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However, after that, the ongoing decline in the number of major new brand-name drugs being approved will mean fewer new generics.
Generics generated $78 billion in revenue in the 26 countries with the highest sales in the year ending in September, an increase of only 3.6 percent over the prior year, according to IMS. The $70 billion total does not include sales at Wal-Mart, which does not disclose such data. Revenue had been climbing by double digits for several years and jumped 11.4 percent in 2007.
The report noted U.S. generic sales dipped from $34 billion in 2007 to $33 billion in the year ending in September, when generic drugs accounted for nearly 64 percent of all prescriptions filled.
Among other major markets, revenue from generic drugs also declined in the U.K., driven by pricing pressure from its national health system, but increased by double digits in France, Italy, Japan and Spain.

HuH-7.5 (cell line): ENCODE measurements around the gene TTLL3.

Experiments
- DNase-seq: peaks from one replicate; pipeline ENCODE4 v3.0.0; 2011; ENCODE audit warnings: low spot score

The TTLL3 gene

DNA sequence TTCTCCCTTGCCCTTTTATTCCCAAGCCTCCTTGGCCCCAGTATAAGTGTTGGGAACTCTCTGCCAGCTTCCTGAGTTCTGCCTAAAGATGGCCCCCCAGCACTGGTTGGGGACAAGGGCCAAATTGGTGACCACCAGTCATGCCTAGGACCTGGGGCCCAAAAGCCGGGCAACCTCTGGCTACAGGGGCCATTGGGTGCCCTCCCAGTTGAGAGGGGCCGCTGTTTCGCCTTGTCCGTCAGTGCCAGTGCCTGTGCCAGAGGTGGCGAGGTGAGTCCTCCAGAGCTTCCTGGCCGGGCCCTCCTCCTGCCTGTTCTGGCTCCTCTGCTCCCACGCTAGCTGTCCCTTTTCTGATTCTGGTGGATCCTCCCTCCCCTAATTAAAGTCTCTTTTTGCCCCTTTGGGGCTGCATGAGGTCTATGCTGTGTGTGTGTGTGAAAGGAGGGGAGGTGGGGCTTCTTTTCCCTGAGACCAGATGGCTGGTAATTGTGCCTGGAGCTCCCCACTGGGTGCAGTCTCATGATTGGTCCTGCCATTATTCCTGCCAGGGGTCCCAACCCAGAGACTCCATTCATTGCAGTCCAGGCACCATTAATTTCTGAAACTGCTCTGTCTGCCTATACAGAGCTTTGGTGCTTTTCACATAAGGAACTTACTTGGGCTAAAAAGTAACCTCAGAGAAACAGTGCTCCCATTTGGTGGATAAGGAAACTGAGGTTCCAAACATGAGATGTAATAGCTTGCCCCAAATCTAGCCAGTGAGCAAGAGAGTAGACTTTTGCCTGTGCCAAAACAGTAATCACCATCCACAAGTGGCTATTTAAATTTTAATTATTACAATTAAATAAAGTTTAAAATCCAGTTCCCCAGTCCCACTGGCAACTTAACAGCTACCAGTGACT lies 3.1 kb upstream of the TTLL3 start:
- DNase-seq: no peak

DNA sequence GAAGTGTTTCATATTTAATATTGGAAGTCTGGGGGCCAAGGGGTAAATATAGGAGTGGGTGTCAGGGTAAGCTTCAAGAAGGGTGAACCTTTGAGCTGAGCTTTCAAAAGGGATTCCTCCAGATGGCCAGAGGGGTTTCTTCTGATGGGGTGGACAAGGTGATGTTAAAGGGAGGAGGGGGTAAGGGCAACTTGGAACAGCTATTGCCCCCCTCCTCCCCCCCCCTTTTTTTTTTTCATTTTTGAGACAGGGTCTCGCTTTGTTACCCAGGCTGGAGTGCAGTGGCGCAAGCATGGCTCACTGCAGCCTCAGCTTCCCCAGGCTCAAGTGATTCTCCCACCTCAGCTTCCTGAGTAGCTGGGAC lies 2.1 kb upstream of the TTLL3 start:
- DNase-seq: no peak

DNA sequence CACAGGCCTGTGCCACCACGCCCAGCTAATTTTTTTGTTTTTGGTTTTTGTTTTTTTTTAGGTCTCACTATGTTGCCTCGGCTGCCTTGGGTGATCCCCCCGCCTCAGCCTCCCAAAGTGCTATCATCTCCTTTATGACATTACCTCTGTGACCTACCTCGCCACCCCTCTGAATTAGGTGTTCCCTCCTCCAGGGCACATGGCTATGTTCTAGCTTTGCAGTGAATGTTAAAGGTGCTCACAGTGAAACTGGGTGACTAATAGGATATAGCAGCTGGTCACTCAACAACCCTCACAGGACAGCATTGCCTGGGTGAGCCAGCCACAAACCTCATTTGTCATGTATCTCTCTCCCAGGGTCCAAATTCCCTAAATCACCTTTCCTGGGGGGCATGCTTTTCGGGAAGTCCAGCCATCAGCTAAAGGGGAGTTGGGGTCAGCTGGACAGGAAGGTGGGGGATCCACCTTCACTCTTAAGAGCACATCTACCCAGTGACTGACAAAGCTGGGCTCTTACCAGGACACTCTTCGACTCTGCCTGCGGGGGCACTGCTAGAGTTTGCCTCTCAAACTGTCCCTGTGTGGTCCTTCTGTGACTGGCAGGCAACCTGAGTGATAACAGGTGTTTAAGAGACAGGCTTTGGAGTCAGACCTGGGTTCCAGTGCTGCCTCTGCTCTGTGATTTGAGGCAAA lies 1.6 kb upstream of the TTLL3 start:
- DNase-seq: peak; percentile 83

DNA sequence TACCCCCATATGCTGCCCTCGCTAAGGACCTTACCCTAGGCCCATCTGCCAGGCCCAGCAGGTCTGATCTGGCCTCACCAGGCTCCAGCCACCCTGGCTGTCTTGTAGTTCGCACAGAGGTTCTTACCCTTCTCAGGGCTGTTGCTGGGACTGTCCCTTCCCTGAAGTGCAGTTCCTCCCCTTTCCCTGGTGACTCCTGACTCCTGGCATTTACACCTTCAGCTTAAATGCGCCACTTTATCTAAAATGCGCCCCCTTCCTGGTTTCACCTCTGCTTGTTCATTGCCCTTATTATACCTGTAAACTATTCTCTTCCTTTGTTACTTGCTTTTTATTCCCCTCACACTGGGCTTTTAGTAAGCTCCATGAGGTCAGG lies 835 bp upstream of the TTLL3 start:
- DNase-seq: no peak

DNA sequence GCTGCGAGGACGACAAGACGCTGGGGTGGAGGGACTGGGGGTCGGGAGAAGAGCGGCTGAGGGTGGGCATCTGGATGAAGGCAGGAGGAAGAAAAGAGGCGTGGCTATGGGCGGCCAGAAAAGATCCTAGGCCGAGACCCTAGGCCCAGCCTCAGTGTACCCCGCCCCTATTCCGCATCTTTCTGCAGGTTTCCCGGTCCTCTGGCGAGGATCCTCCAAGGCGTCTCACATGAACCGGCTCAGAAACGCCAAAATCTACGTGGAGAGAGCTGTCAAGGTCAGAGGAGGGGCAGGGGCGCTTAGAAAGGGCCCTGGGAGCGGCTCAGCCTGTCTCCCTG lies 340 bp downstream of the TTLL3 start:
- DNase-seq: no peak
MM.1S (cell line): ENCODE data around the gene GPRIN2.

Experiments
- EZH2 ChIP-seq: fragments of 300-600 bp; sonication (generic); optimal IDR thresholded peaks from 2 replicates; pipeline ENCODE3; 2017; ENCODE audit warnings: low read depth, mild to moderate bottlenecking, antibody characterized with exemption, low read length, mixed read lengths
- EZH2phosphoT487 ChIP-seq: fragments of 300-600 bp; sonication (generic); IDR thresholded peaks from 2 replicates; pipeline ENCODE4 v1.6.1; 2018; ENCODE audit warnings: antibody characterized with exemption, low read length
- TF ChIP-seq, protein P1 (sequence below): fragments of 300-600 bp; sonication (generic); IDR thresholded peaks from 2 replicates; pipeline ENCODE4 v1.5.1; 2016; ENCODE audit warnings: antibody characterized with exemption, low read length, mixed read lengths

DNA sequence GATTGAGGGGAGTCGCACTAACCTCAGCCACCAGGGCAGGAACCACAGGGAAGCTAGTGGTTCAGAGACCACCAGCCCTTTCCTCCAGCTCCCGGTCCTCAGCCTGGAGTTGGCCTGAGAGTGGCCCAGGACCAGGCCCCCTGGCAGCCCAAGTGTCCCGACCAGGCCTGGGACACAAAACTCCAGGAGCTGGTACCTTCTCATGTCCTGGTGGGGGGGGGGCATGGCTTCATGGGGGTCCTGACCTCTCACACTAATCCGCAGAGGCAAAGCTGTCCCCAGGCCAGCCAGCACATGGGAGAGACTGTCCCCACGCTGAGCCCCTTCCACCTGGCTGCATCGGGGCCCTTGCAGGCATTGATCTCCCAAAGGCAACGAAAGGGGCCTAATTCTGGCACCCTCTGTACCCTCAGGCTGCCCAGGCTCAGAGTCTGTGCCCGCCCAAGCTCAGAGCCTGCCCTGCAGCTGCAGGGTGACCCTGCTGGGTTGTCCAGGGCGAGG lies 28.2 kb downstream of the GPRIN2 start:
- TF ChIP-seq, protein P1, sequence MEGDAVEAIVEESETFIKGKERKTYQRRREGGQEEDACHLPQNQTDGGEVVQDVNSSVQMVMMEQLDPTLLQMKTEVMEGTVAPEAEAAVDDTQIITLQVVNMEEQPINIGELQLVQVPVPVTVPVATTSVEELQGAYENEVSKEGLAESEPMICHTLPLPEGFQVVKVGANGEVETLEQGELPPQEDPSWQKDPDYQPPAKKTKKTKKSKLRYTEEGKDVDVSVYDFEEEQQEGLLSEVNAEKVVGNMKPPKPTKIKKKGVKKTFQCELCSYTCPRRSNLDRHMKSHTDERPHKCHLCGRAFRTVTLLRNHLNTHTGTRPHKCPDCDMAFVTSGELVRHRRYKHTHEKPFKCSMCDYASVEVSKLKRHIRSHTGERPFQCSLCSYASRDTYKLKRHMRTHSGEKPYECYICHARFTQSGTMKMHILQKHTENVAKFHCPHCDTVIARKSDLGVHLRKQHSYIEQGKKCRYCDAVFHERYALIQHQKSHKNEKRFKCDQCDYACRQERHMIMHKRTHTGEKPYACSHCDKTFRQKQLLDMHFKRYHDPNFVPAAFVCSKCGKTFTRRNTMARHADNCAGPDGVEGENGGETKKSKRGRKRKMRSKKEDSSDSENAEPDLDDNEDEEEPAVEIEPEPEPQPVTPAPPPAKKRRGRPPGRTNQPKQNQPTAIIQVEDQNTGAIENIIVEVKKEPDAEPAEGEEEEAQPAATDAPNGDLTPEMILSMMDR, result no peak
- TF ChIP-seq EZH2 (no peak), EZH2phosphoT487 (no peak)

IMS expects what Aitken called "seismic change" in the global generics industry over the next decade, as the pricing pressures lead to more small generic manufacturers whose profit margins are being squeezed now being acquired by the dominant players. Meanwhile, more of those big companies are branching out into developing brand-name drugs, more brand-name companies trying to compensate for slow growth are making their own generics, and generic versions of biotech drugs -- not yet allowed in this country -- are expected to become more common, expanding the generic market.
Copyright 2008 The Associated Press. All rights reserved. This material may not be published, broadcast, rewritten or redistributed.
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